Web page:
Reno and Lovejoy conduct a separate analysis that excludes the A.L. 333 specimens, which allows them to avoid some of the difficult issues discussed above. The authors describe these results as follows: “The smaller non-333 sample also shows a similar pattern (Figure 3B), although it just fails to reach statistical significance at p = 0.05 level for both chimpanzee (low dimorphism) and gorillas (high dimorphism) (Table 2).” The p-values in question range from 0.073 to 0.084, and they are all one-tailed. Why? What a priori reason do the authors have for conducting one-tailed tests rather than two-tailed tests? In the case of the comparison with gorillas, one reason might be that the authors think the gorilla represents some kind of upper limit on dimorphism in primates. If that is the authors’ view, then they should make that explicit. However, they’d still need to address the work of Jay Kelley and colleagues suggesting that greater levels of dimorphism are possible and in fact characterize living (e.g., papionins) and extinct (e.g., Lufengpithecus and other Miocene apes) primates. Given that possibility, it seems that a two-tailed test is most appropriate in these sorts of comparisons. Without a robust justification for using a one-tailed test, the authors are violating the rules of null hypothesis significance testing (which apply to resampling methods), once again opening themselves up to criticism. The authors are not alone in misusing one-tailed tests in this context; this practice is common among biological anthropologists, but that doesn’t mean it’s correct. Doubling the p-values in Table 2 to approximate two-tailed values renders the statistical results far less supportive of the authors’ preferred interpretations.

There are also problems related to the interpretation of the statistical results. Strictly speaking, the authors are conducting tests of equal relative variation between samples. A significant difference means that the relative variation is not equal, whereas a nonsignificant result means that a difference in relative variation cannot be detected. The authors interpret a significant result as indicating a difference in sexual dimorphism, whereas a nonsignificant result indicates a similar level of dimorphism. Such interpretations are reasonable, but they are not the only interpretations. For example, one criticism of Reno, Lovejoy, and colleagues’ work that has been raised by multiple critics is that the low level of size variation in Reno, Lovejoy, and colleagues’ sample might reflect an unbalanced sex ratio. Previous studies (e.g., Plavcan, 1994, AJPA) have shown that, where the sex of specimens is uncertain (as is the case here), measures of size variation such as the CV can underestimate the true level of sexual dimorphism. So, when the value for a fossil sample of unsexed individuals is compared to a distribution generated by bootstrapping from a sex-balanced sample of gorillas, and the fossil value is found to fall at the lower end of the resulting gorilla distribution, does that mean the fossil species had a lower level of dimorphism, or does it mean that the fossil sample is sex-biased?

It has been argued that the bootstrap accounts for sex bias because not all of the individual bootstrap samples (or even most of them) will be sex-balanced. But as any introductory text on resampling methods will tell you, bootstrap distributions reflect the statistical properties of the sample that was used to generate the distribution. If the original sample is sex-balanced, then the bootstrap distribution will reflect that balance. Therefore, such bootstrap distributions cannot account for sex bias. This is an important point, because in the type of analysis conducted by Reno and Lovejoy, the fossil value is compared to the distribution; the sex composition of any single bootstrapped sample matters little, because it is the entire distribution and its statistical properties that are used in the statistical evaluation of the fossil value. In order to directly examine the effect of sex bias, the bias needs to be built into the resampling protocol. (Note that this also applies to modelling the contributions of the individuals in the A.L. 333 sample; the effect in the number of individuals in the sample needs to be examined explicitly, even if not all of the 9 bootstrapped individuals contribute to the calculation of dimorphism in each iteration of the procedure.)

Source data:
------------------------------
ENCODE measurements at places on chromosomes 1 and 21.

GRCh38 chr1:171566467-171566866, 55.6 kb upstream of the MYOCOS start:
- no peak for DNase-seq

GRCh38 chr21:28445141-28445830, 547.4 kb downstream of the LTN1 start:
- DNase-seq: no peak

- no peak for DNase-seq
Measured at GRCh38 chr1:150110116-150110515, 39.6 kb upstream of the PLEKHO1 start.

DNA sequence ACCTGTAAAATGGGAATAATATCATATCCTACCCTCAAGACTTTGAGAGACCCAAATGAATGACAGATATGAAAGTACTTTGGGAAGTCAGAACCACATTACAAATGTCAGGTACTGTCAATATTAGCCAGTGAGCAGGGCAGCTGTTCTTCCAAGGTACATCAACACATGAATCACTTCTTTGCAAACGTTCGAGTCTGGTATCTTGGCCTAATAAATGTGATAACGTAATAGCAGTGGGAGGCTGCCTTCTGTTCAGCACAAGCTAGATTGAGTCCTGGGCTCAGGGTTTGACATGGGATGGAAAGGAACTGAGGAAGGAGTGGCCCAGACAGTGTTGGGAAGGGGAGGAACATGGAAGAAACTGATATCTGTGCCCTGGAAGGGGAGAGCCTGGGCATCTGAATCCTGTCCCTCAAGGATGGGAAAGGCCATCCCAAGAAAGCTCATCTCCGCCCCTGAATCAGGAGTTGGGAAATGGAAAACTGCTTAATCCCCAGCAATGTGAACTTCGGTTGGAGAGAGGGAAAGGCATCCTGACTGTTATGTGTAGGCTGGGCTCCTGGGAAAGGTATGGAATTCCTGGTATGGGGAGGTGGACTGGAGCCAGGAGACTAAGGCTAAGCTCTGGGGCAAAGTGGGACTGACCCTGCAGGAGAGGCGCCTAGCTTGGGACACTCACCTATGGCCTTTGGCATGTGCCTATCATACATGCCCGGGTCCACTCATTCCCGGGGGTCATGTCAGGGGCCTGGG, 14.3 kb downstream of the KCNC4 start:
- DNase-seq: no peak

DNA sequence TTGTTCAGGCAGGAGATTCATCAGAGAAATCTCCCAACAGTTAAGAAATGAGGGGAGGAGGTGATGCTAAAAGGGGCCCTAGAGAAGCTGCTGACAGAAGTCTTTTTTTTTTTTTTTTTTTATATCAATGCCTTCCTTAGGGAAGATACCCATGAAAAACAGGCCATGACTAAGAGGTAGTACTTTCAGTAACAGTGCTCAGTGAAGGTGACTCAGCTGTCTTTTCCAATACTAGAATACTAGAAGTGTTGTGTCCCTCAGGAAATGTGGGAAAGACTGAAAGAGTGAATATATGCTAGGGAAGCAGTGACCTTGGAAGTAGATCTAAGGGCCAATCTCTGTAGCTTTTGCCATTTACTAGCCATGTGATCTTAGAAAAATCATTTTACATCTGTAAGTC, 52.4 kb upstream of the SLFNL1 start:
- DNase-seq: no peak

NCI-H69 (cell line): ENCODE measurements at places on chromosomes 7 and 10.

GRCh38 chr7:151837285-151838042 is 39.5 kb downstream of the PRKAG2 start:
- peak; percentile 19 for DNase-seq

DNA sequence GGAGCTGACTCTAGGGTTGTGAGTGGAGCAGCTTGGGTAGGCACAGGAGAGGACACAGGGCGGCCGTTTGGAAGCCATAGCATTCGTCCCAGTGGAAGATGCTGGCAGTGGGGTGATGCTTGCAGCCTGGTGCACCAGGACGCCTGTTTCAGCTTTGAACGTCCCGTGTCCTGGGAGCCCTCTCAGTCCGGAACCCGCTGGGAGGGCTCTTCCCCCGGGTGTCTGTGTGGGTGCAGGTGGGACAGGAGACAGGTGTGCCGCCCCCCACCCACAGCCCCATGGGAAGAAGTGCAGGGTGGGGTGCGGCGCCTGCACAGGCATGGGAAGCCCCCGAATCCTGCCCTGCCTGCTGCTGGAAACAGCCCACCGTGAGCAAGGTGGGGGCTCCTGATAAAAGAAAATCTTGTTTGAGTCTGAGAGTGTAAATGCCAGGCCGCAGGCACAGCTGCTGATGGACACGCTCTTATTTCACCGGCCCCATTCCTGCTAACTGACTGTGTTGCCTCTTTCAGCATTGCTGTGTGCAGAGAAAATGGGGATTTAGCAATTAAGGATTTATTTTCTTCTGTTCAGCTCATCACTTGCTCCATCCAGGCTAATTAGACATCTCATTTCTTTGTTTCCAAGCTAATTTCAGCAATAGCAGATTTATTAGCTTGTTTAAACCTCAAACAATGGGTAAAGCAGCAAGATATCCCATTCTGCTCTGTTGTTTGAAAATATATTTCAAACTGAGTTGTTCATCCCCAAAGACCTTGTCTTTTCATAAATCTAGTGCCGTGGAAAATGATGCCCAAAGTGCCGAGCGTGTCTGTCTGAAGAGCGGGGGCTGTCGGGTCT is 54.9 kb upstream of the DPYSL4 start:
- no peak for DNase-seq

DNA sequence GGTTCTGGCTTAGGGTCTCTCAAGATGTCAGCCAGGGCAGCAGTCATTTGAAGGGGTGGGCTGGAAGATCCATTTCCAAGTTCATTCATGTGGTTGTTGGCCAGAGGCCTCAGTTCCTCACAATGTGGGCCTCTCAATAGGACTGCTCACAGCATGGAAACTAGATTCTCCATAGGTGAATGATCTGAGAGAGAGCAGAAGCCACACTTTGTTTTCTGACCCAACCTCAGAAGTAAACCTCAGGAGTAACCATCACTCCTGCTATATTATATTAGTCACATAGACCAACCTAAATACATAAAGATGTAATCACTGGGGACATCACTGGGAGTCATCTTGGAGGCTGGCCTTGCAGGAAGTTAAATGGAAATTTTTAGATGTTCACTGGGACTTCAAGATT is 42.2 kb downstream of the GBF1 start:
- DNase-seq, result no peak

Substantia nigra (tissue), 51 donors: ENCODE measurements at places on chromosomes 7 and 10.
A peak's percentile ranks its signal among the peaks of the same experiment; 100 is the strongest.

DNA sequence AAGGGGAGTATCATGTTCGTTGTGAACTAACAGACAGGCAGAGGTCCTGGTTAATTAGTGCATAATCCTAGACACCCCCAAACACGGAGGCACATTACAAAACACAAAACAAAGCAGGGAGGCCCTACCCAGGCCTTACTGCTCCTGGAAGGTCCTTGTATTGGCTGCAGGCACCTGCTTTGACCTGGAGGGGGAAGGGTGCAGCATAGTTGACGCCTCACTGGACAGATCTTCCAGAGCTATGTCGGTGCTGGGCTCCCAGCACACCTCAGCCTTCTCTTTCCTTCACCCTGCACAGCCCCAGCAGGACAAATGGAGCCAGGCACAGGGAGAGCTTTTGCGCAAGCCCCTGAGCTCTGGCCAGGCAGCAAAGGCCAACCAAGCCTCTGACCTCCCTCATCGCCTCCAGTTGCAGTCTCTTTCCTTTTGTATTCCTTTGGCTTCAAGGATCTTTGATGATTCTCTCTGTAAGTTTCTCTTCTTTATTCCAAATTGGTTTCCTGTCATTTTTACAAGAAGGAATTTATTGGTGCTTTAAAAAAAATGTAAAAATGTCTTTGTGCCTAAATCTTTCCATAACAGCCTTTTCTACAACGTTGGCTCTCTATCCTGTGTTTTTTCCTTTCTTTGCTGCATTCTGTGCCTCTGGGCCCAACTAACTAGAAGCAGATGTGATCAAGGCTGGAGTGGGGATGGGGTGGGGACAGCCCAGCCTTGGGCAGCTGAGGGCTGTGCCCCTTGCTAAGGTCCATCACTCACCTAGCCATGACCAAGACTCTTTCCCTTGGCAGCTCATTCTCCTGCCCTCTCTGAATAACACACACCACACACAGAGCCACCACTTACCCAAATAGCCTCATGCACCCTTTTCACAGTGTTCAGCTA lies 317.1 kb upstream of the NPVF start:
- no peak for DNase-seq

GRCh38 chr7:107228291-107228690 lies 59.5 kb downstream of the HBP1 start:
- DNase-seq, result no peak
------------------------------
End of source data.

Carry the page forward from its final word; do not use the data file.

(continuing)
The potential for sex-biased fossil samples to mislead our attempts to estimate sexual dimorphism in fossil hominins is illustrated very well in Lockwood and colleagues’ 2007 analysis of Paranthropus robustus in Science. If those authors are correct, then the P. robustus sample is heavily biased towards male individuals, a situation that has led to underestimates of dimorphism in that species. Lockwood and colleagues develop a scenario that might explain why the P. robustus sample is biased, which is worth consulting, but sex-biased samples can result from random processes as well. Whether or not the A. afarensis sample, or parts of it, is sex-biased is obviously not known, but the possibility that it is, and that the bias affects estimates of size variation, and therefore estimates of sexual dimorphism, needs to be confronted in a substantive way.

Other comments

Reno and Lovejoy treat the measures of variation for the A. afarensis sample as point estimates, free of error and uncertainty. This practice is typical for this sort of analysis, usually because fossil samples are so small that confidence intervals are meaningless. However, in this case, Reno and Lovejoy’s sample is not small; in fact, it is quite large, and the authors discuss the importance of maximizing fossil samples. The descriptor “large” applies even to the subsets of the sample; with an n of 16, the non-A.L. 333 sample size is enormous in terms of what paleoanthropologists normally deal with. So why not also bootstrap the A. afarensis sample and its various subsets to create distributions that can be compared to the distributions for humans, chimps, and gorillas, like Gordon et al. did in their analysis? That approach would be more conservative and therefore more statistically robust.

The authors state in lines 298–302: “However, mass and skeletal dimorphism do not have the same relationships in humans and apes, making the task of inferring mass dimorphism from skeletal dimorphism difficult for early hominids (Reno et al., 2003; Gordon et al., 2008; Plavcan, 2012b). Instead, we have avoided this conundrum by simply focusing on skeletal dimorphism, an important indicator of total size and sex differences in growth (Hamada and Udono, 2002; Reno et al., 2003).”

And lines 355–356: “the three most closely related living taxa to Au. afarensis, humans, chimpanzees, and bonobos, all show substantial overlap between the sexes.”

Furthermore, in lines 361–362: “Appreciable overlap between the sexes would suggest an absence of targeted selection for increased male size.”

Chimps and bonobos have lower skeletal dimorphism than humans but higher body mass dimorphism. Chimps, bonobos, and humans all differ in their reproductive strategies. Given that we estimate body mass from the skeleton in fossil species, doesn’t this mean that we can’t really infer anything about A. afarensis reproductive strategies with any degree of confidence?

All text and materials provided via this peer-review history page are made available under a Creative Commons Attribution License, which permits unrestricted use, distribution, and reproduction in any medium, provided the original author and source are credited.